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Georgian Municipalities Engage in the Co-Creation of Their OGP Action Plans

Lasha GogidzeandTamar Gzirishvili|

“Membership of OGP Local is a push for better governance, and this does not only involve openness. Creating and offering services tailored to the needs of citizens in all areas and directions, in cooperation with the civil society and the involvement of the local population, is the main challenge,” noted a representative of Khoni Municipality during a co-creation workshop last month. Six OGP Local members participated in the workshop, including the capital Tbilisi, Kutaisi, Rustavi, Akhaltsikhe, Khoni, and Ozurgeti; all which are currently co-creating their OGP action plans with civil society organizations. Participation in OGP Local has indeed raised the incentives of some Georgian municipalities to showcase their success stories of open, inclusive, and accountable policy-making between each other and with national and global audiences.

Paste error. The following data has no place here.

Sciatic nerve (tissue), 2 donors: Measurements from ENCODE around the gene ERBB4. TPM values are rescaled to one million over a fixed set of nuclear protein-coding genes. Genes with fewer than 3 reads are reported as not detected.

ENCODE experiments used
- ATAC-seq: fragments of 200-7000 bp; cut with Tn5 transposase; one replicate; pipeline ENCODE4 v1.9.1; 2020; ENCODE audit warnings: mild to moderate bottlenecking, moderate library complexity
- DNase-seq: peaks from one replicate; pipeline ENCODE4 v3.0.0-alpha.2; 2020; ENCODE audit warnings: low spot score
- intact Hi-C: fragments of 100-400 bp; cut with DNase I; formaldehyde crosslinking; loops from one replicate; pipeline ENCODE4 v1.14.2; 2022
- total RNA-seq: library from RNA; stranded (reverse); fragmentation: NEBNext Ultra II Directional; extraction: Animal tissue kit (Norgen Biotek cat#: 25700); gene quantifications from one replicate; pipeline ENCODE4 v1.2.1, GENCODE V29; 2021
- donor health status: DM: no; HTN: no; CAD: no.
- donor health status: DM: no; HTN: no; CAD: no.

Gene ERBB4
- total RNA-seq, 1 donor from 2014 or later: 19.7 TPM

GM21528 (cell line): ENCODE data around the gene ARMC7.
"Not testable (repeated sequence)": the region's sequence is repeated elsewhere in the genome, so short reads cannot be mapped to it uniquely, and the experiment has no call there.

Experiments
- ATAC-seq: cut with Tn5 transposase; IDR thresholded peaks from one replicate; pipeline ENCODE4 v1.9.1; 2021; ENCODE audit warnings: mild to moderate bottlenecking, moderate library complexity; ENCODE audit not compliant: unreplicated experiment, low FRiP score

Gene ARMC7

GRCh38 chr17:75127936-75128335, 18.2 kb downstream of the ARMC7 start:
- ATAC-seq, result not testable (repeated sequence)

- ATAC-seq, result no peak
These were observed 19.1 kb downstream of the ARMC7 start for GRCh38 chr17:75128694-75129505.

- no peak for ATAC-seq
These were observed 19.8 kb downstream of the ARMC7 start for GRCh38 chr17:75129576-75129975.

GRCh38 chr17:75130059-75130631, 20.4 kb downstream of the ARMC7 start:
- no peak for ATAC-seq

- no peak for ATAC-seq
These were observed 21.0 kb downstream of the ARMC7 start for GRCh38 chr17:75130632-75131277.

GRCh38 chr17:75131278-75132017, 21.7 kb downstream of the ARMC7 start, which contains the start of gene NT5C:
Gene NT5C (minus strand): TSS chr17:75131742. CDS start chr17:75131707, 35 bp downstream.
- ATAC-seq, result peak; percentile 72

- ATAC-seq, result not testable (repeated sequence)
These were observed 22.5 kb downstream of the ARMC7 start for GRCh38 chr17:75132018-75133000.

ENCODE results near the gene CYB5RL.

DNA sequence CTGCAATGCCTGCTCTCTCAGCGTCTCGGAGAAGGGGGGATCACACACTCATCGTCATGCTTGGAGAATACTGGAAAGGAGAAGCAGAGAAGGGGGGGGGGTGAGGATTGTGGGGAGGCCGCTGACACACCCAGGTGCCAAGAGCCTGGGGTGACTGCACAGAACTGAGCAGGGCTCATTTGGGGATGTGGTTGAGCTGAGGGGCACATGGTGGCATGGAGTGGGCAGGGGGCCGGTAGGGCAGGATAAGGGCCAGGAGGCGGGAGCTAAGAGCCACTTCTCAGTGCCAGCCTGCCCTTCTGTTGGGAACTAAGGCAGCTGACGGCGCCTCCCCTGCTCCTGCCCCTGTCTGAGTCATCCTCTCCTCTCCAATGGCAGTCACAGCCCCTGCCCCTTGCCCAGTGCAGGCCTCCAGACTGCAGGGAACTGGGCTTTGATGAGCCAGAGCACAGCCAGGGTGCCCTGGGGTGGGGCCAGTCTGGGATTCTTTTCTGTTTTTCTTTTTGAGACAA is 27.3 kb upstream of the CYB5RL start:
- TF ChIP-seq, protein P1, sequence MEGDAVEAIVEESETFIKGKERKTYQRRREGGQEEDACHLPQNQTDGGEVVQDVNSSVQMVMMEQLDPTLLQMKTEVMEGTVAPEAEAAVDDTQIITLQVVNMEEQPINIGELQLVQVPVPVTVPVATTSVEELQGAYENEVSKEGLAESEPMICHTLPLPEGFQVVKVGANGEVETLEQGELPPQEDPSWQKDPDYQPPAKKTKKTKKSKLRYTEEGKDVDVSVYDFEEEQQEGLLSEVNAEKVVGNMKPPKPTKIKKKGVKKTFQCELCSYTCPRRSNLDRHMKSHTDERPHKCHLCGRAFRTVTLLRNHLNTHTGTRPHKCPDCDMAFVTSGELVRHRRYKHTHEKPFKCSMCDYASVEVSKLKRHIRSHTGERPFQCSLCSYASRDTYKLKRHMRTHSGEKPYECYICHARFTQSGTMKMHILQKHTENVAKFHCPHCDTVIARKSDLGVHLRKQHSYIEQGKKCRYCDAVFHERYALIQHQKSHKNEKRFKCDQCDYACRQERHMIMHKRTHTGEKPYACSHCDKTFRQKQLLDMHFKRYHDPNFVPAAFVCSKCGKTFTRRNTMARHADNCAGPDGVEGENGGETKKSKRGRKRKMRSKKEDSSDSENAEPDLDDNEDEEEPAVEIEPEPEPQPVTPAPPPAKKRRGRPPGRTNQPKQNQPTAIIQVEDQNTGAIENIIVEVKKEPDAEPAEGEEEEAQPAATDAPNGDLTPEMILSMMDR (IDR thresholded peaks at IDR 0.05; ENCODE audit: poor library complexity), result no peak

Each municipality has a different context, so they were particularly eager to share their experiences with their peers. For example, Khoni City Hall is conducting consultation meetings  with thematic multi-stakeholder councils within the municipality as part of their co-creation process. This includes the Gender Equality Council, Council of People with Special Needs, and the Citizen Advisory Council. They are also planning meetings in different administrative units selected based on their status as the tourist zone, lowland, mountainous, and most remote areas, and settlements with an abundance of youth and underrepresented groups, including women, ethnic and religious minorities, people with disabilities, pensioners, and people living below the poverty line. The goal of these consultations is to inform regular citizens about the OGP process and to identify priorities for their upcoming OGP commitments.